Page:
Rival southern Sudanese groups
The second civil war (1983-2005) was longer and even more devastating. Often the violence was among rival southern Sudanese groups. In perhaps the most famous example, Machar broke away from John Garang’s Sudan People’s Liberation Army, protesting against Garang’s lack of democracy and human rights abuses. Yet, soon enough, Machar’s forces carried out the 1991 Bor massacre. Amnesty International estimated at least 2,000 civilians were killed, though the number may have been higher. In all, it is estimated that 2 million people died in the second north-south war, that led to South Sudan’s independence.
This historical suffering has had a brutalising effect. Tragically, many South Sudanese have only known conflict and its ravages throughout their lives. I once interviewed a Murle woman, Nyandit, who had been shot by Nuer raiders who stormed through Murle land in the east of Jonglei state in late 2011 and early 2012. A bullet had grazed her cheek, and another had hit her leg, a decade after she had survived another deadly assault by the same group. On this occasion, Nyandit’s only child, a three-year-old boy, was snatched from her by the attackers. Ten of her relatives were killed. She showed no surprise. This was life. Her relatives would seek revenge and the cycle would continue.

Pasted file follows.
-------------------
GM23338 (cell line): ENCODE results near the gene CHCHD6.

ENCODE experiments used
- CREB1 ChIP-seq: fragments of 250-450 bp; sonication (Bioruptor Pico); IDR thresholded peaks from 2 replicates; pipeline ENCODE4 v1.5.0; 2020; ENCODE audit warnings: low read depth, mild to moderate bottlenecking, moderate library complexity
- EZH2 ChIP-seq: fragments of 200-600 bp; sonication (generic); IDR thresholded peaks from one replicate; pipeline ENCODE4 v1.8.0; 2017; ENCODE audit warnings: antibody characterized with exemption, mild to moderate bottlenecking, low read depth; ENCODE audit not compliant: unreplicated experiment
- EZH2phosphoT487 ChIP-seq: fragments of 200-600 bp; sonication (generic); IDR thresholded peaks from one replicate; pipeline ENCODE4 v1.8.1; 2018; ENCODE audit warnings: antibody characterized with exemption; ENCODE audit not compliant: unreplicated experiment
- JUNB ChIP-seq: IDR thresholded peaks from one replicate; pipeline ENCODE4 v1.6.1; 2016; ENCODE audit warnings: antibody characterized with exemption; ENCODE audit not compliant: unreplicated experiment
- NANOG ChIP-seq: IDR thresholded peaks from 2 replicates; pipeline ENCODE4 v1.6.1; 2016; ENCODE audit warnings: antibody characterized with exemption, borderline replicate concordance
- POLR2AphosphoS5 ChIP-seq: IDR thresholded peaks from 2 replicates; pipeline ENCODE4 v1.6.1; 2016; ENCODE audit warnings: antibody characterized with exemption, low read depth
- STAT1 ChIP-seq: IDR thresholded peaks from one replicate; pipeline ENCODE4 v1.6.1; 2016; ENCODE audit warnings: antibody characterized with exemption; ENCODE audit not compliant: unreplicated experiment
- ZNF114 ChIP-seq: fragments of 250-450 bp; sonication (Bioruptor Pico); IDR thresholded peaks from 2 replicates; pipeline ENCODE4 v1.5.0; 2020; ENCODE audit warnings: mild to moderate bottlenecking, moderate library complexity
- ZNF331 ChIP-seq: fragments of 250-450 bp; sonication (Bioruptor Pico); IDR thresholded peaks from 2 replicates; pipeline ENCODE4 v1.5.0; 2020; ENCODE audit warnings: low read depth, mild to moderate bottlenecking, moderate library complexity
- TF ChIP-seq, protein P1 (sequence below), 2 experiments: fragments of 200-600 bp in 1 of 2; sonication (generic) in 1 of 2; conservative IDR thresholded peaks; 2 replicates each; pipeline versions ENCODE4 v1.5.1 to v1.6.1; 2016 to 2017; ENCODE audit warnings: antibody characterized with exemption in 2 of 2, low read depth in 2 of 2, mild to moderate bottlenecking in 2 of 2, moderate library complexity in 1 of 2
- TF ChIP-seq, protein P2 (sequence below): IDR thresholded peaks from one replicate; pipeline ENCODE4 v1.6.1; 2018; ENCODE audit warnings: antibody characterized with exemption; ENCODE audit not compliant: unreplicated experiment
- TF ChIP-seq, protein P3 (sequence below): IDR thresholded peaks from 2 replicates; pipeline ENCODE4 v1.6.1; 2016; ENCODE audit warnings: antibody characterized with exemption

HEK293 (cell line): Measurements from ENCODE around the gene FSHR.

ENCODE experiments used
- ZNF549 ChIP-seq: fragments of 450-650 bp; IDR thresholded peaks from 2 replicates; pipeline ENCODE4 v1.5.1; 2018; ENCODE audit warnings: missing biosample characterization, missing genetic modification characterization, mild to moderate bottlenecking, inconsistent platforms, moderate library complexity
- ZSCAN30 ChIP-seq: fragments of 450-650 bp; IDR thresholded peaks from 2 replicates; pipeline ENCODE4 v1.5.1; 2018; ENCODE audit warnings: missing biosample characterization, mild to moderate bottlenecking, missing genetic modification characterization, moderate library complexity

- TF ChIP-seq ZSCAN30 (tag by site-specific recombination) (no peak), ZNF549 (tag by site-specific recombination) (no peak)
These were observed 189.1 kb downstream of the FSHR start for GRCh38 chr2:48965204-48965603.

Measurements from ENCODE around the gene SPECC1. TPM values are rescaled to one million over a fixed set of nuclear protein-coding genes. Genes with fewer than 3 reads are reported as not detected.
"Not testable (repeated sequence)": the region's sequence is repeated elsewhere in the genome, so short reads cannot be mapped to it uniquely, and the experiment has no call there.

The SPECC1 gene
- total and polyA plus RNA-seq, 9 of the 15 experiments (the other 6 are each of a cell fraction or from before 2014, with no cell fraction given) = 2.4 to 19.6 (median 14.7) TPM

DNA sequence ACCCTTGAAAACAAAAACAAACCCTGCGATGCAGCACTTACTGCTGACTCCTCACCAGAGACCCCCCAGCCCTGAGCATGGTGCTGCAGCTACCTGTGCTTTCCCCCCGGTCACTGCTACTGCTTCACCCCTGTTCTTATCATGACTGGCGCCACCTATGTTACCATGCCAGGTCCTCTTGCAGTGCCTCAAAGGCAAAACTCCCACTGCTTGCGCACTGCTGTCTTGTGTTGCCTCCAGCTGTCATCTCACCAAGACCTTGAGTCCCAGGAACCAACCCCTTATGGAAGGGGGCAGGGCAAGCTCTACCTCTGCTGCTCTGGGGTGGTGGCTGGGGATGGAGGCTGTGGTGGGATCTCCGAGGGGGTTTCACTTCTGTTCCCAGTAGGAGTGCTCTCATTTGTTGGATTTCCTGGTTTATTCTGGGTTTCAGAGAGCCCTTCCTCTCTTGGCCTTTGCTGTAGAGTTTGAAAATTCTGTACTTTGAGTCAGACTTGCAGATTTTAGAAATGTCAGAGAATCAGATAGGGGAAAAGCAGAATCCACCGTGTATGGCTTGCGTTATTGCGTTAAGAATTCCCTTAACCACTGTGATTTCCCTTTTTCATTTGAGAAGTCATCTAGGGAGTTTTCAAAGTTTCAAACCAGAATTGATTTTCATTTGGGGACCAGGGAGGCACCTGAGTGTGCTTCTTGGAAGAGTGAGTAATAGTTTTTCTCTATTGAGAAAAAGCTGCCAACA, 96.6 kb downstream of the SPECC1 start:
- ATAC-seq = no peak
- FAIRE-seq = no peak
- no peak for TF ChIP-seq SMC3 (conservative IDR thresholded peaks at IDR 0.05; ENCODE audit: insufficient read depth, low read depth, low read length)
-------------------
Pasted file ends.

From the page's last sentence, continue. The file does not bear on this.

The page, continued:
In the period before and immediately after independence, deadly inter-ethnic cattle raids in Jonglei state were one of South Sudan’s greatest challenges, a visible manifestation of the weakness of the state, the lack of opportunities for young men and the ethnic fractures in the new nation. Each clash created more grieving relatives, and a greater need for revenge.
In some ways, the civil war is similar, albeit played out on a vaster, more political scale, one that threatens the stability of the nation as a whole. The White Army is now part of Machar’s forces and stands accused of some of the worst abuses in Bor and Malakal. South Sudanese are desperate for all this carnage to stop. Yet like Nyandit, many are wearily resigned to violence, numbed by the weight and abundance of past blows. One South Sudanese friend told me he did not think the Bentiu massacre would change people’s perception of Riek Machar much, because Salva Kiir’s troops would have done the same given the chance. It is impossible to escape the conclusion that as long as the fighting continues, there will be more horrendous scenes like the one in Bentiu.
James Copnall is the author of “A Poisonous Thorn in our Hearts” about Sudan and South Sudan after the 2011 split. He was the BBC correspondent for both countries from 2009-12. He was also based in Ivory Coast (2004-7) and Morocco (2008-9).